Autobiographical memories retrieved by bicultural Russian-English bilinguals were compared across languages. Results suggest that bilinguals' languages may influence cognitive styles, so that when speaking a language associated with a more individualistic culture, bilinguals produce more individualistic narratives, whereas when speaking a language associated with a more collectivist culture, bilinguals produce more collectivist narratives, regardless of language of encoding, or main agent in the narrative. Moreover, bilinguals expressed more intense affect when speaking the same language at the time of retrieval that they spoke at the time when the event took place. The positive/negative emotional valence of autobiographical narratives was influenced by language and age at the time of the event and by the main agent in the narrative. It is proposed that memories and self-narratives in bilinguals are mediated by the language spoken at any given time and that language functions as a vehicle for culture, with cultural differences seeping into language and influencing cognitive styles and the self.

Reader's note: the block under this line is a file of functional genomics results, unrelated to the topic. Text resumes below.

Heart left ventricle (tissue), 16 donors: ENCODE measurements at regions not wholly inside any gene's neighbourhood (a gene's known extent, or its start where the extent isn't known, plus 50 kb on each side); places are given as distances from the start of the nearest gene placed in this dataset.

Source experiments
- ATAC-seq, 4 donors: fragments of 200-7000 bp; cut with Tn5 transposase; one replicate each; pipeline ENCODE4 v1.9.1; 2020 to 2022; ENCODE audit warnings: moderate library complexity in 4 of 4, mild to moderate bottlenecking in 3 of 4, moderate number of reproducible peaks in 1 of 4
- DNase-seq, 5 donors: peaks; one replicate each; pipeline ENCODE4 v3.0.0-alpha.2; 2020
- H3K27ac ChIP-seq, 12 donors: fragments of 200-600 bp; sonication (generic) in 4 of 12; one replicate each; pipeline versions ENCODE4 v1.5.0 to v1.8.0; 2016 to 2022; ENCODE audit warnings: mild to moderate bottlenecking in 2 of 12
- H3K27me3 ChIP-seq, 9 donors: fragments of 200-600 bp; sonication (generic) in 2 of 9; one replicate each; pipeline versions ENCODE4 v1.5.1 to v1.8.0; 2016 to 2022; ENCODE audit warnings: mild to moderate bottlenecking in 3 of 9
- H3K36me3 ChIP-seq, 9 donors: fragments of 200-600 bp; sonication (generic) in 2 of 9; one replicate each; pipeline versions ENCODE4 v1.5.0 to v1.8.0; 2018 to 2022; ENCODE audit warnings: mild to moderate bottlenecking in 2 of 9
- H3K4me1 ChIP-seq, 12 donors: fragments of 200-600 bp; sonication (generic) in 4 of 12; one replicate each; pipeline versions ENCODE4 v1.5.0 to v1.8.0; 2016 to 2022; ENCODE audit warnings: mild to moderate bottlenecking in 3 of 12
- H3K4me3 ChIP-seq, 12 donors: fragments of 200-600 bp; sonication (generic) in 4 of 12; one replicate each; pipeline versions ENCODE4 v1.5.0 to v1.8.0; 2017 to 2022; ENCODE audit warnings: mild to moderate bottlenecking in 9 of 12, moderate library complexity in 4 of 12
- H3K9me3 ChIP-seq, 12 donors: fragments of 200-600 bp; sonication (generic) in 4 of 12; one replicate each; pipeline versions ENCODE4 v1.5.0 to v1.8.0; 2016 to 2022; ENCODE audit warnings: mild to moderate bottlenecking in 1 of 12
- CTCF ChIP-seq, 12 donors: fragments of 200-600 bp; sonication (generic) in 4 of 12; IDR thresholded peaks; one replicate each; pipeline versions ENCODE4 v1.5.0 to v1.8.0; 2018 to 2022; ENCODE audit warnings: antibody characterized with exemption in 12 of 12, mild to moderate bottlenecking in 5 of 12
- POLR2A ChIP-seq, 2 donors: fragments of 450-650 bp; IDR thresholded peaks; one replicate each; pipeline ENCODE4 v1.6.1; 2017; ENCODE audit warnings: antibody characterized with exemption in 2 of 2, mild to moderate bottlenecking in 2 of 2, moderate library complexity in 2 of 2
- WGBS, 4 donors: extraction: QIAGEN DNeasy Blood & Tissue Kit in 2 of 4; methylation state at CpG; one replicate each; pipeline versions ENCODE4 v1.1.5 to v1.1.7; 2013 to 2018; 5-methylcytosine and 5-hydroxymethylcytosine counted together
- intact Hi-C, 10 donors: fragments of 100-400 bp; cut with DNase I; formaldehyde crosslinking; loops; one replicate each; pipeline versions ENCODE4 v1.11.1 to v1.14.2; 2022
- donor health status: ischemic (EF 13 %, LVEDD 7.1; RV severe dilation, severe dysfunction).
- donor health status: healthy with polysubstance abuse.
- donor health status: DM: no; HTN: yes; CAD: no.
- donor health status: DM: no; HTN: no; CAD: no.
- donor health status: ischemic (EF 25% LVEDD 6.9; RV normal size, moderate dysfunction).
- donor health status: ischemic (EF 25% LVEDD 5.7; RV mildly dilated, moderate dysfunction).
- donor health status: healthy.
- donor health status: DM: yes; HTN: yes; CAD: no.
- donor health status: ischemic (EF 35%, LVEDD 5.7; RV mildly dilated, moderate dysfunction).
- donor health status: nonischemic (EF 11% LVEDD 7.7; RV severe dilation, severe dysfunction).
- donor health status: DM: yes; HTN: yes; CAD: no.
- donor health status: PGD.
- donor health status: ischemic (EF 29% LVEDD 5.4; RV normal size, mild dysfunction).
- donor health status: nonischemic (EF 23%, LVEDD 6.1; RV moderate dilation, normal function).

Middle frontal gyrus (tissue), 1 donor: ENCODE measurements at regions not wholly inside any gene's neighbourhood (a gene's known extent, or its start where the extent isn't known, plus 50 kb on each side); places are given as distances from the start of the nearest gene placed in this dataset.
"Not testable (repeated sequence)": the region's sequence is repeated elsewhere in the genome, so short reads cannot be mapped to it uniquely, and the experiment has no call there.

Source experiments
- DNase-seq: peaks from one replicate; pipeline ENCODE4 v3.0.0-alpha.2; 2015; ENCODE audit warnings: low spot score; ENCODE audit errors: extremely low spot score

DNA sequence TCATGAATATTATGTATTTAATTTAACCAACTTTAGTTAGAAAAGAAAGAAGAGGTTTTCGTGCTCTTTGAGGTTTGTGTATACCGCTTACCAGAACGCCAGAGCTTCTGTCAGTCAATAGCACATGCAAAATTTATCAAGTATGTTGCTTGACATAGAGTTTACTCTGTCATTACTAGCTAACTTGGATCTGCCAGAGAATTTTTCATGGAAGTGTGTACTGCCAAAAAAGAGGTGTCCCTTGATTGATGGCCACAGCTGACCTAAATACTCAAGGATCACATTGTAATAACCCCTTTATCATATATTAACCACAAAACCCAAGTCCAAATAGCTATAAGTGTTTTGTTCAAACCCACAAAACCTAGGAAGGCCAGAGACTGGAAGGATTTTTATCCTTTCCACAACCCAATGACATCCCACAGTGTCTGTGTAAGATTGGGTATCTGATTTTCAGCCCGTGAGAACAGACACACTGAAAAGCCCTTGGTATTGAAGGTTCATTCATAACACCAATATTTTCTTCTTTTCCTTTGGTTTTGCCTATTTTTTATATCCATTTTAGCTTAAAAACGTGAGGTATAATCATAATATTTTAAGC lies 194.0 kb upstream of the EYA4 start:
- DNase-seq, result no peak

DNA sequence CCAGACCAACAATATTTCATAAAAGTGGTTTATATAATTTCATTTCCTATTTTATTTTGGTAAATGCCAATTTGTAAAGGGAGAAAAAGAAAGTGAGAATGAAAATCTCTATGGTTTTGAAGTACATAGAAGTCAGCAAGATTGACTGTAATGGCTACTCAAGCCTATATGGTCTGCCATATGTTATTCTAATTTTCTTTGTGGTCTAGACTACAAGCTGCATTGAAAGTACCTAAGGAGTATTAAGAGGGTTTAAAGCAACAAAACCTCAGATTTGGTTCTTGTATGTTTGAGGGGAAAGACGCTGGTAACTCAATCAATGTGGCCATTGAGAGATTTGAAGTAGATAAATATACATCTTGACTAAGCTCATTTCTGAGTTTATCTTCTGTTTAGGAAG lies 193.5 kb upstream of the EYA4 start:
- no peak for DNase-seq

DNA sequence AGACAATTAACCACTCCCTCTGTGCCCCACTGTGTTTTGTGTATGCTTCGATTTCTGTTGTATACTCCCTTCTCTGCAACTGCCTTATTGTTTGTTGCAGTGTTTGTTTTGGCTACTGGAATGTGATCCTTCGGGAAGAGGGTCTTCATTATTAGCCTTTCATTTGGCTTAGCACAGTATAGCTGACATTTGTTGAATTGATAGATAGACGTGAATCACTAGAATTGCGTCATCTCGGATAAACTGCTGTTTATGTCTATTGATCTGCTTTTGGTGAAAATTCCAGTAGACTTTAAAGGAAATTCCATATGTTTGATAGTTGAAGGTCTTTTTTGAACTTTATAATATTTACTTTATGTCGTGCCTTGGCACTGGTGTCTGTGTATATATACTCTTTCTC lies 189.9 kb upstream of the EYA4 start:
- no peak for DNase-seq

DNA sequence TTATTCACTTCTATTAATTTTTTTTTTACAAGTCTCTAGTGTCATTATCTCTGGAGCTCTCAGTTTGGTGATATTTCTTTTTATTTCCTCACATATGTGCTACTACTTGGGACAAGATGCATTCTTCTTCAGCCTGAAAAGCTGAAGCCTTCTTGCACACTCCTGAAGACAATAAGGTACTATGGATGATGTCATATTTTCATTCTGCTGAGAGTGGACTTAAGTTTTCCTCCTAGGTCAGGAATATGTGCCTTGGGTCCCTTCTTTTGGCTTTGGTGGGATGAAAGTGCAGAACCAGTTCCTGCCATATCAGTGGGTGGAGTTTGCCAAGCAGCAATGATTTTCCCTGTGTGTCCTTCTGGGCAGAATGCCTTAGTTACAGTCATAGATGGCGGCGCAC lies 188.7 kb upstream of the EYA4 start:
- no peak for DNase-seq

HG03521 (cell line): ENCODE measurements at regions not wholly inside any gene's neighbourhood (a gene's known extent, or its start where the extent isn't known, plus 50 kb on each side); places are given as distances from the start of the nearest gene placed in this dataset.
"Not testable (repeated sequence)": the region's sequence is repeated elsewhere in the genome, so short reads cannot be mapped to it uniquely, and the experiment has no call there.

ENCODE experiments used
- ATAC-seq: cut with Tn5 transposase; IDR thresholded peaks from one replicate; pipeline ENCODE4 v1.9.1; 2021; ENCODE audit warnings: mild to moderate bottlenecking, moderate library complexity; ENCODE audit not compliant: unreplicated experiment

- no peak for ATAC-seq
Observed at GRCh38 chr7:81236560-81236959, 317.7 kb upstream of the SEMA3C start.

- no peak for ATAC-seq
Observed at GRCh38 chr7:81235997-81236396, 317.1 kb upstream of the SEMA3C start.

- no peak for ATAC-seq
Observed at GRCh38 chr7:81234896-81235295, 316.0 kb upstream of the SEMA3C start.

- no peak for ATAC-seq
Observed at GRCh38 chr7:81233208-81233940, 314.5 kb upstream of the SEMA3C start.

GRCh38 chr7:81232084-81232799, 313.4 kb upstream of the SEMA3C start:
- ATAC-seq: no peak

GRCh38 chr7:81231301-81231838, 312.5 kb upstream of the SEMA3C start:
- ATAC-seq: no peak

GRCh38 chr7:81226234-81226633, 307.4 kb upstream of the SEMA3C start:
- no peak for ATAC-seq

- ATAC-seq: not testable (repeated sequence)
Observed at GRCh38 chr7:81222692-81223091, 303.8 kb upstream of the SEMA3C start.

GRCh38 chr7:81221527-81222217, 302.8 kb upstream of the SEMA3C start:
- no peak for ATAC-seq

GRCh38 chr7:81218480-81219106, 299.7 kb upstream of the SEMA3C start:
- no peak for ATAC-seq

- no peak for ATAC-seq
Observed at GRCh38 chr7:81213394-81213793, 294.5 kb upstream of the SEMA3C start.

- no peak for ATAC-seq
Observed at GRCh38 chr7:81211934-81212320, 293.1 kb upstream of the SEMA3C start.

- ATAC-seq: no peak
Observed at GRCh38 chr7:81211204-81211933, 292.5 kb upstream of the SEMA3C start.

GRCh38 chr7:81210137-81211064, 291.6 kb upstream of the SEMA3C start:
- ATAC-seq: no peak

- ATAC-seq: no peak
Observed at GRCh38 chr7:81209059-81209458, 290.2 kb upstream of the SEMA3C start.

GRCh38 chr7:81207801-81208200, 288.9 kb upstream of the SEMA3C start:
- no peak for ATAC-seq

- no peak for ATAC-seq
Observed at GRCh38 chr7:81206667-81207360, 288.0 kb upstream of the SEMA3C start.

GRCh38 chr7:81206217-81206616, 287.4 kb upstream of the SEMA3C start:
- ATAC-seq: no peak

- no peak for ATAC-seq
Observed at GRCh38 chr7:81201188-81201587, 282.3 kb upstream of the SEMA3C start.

ASJC Scopus subject areas
- Neuropsychology and Physiological Psychology
- Language and Linguistics
- Experimental and Cognitive Psychology
- Linguistics and Language
- Artificial Intelligence